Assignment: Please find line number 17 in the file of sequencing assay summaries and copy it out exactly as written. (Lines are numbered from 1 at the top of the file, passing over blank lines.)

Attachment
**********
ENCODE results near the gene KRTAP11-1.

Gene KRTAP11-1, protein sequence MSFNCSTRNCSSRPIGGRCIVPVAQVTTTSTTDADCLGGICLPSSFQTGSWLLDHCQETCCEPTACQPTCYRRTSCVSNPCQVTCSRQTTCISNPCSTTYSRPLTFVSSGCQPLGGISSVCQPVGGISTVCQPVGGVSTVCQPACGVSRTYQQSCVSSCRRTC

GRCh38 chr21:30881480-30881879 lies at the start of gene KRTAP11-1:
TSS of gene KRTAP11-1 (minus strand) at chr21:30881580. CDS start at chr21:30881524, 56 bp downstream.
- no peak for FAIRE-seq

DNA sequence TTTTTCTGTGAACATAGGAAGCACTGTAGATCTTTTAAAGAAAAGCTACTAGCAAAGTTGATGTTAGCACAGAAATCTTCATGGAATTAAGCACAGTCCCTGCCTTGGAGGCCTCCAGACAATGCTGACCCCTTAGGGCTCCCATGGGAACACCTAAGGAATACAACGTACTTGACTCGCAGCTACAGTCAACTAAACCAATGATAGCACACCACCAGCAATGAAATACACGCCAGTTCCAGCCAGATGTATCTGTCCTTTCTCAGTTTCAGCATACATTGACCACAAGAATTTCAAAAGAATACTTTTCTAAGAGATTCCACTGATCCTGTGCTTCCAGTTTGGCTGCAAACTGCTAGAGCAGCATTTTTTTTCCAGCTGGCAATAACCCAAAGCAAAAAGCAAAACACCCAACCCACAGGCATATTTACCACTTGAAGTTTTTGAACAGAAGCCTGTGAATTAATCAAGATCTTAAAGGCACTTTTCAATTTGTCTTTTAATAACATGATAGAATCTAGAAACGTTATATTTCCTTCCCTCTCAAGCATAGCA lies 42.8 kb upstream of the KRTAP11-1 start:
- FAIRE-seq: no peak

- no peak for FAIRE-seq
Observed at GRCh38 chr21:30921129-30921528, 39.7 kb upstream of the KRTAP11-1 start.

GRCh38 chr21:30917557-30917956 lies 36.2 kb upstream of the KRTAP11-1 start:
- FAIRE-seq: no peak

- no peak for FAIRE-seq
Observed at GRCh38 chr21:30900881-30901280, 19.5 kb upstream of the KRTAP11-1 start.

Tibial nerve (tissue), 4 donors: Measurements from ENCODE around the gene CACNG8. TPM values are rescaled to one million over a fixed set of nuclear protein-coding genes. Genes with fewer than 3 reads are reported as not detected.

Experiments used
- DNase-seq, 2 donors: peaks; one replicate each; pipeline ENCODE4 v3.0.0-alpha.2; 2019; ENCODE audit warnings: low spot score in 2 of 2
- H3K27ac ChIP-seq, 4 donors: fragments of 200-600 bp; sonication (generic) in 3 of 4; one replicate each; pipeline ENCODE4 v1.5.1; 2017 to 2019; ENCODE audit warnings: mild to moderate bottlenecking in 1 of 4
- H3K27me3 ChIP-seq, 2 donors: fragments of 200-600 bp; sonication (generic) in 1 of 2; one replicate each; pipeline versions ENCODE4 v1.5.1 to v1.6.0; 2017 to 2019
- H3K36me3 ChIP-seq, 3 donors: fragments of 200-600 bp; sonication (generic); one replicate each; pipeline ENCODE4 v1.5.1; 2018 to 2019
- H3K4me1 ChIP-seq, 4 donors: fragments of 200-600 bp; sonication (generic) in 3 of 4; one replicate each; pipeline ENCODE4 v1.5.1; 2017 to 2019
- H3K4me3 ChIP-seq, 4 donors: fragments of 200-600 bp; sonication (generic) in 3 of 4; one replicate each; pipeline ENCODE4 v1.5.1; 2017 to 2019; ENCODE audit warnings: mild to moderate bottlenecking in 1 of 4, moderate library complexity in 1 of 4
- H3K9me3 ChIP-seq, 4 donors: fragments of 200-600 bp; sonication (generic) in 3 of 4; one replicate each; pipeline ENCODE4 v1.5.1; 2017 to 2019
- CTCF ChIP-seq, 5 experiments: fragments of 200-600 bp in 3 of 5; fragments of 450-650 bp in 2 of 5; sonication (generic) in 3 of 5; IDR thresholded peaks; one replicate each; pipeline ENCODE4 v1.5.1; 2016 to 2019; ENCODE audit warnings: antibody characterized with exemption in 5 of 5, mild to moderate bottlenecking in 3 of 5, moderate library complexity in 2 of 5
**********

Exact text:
- H3K27ac ChIP-seq, 4 donors: fragments of 200-600 bp; sonication (generic) in 3 of 4; one replicate each; pipeline ENCODE4 v1.5.1; 2017 to 2019; ENCODE audit warnings: mild to moderate bottlenecking in 1 of 4